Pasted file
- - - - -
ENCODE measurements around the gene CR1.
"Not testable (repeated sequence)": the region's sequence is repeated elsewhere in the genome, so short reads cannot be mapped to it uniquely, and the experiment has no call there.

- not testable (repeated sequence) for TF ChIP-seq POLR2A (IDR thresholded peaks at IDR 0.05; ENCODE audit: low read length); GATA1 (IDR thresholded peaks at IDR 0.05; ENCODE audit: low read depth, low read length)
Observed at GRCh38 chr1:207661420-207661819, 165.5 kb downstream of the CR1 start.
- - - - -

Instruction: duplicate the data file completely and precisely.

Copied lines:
ENCODE measurements around the gene CR1.
"Not testable (repeated sequence)": the region's sequence is repeated elsewhere in the genome, so short reads cannot be mapped to it uniquely, and the experiment has no call there.

- not testable (repeated sequence) for TF ChIP-seq POLR2A (IDR thresholded peaks at IDR 0.05; ENCODE audit: low read length); GATA1 (IDR thresholded peaks at IDR 0.05; ENCODE audit: low read depth, low read length)
Observed at GRCh38 chr1:207661420-207661819, 165.5 kb downstream of the CR1 start.